My point of view on things, situations, people etc. is very personal and usually implicit. I am not always aware of my perspective on things, even though I try to reflect more – also because interpretative/qualitative researchers need to in their research.
However, developing the awareness of my perspective is not always easy, especially if it is entangled with some features of imposter syndrome. I’ve always tried to see the good and the positive in a situation that might be negative at first sight, and I think that I am relatively good at it- EXCEPT when it comes to my academic career and my PhD.
To give some context: I am part of several projects and I am supposed to “lead” an article (whatever the hell that might entail) and to present at two conferences soonish. I haven’t had focused supervision in months and I can tell you I have been PANICKING about this regularly. My perspective on this has been, that I have not made enough progress that my supervisors would want to spend time on my work. Well, I CHOSE to see it in that way.
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Today I am going to talk about something personal again. Last year I’ve been diagnosed with Visual Snow Syndrome (VSS) and I wanted to share my experiences.
First of all, what is VSS?
“Visual snow (VS) is a recently identified neurologic condition consisting of a constant positive visual disturbance described as uncountable tiny dots over the entire visual field. In addition to the static, patients very often report visual symptoms such as palinopsia, entoptic phenomena, photophobia, and nyctalopia”. (Puledda et al., 2020)
How I found out:
In retrospect I cannot pinpoint when exactly I GOT the symptoms of VSS, I might have had them all my life but I all of a sudden noticed them. I think I started to notice the symptoms after a quite stressful period when it became really difficult to read a certain book. Difficult is an understatement, it became impossible. The book used a particularly small, narrow font and basically no line spacing. What I saw was kind of a nervous picture, the lines and letter were kind of wobbling around and there was some sense of erratic movement that I could not pinpoint. In addition to this, things felt as if they were “burnt” into my retina. We all know this when we look at the sun too long and then look at something else, but I had it with everything that was slightly darker and in front of a mono-coloured surface. Moreover, these afterimages did not last 2-3 seconds but 30ish. I also noticed that looking at screens became difficult as if there was always something “in the way” and I tried to blink and squint but it did not help. Also, it was present 24/7, I COULD NEVER REST EVEN WHEN I CLOSED MY EYES!!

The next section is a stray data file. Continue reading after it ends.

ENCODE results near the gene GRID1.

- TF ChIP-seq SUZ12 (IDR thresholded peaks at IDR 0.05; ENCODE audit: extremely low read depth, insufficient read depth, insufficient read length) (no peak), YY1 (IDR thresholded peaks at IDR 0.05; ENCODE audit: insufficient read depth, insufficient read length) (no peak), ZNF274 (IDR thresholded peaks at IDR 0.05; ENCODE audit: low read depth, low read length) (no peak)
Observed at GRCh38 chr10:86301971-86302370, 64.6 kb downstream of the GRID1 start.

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I’ve talked a bit about my background in the last post…or got it out of my system 😀 I mean there is a reason why some people claim that journaling helps so, let’s see about that J Moving on to my reflections on my first year as a PhD, which basically consisted of exclusively negative EVERYTHING!
However, let me start from the beginning:
Well, the first warning sign should have been how I reacted to getting a PhD position. I do not know why, it had been the goal I have been working towards for a long time, but when I got the news it was a very short-lived “Yayy!”, but it felt more as if it was more of a “ticking the box” moment of achieving something, that anything else. Like, ok did that, what is next now? I do not want to sound ungrateful here. Believe me, I know what incredible achievement it is, or at least I know how I should feel about it but I kind of keep this…hidden? A bit as if I think, meh, anyone could have done it. It is not REALLY an achievement. You HAVE to do MORE! PUSH yourself…
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Alright, I planned to start a blog a year ago…when I actually started my PhD, but it took my nearly one year to create one. Nevertheless, I want to talk about my experiences and feelings about different stages during my PhD so far. It might help others to see that they are not alone but is also thought to help me reflect on my path during this experience.
First off; how I experience my PhD highly depends on my background and the context I am in. I have recently listened to an interesting podcast about identity which raised many questions and also got me thinking. Let’s get started!
Last week marked 1 ½ year into my PhD, and I thought I would write a bit about my experiences during the first year, specifically about the start of my PhD. I know, kind of late, but yeah…time flies right? So, this is more of a personal blogpost…maybe also for me to read in a couple of years to see and reflect on what has happened since then. Well, I hope things have happened, especially with me feeling like an imposter (SPOILER!).
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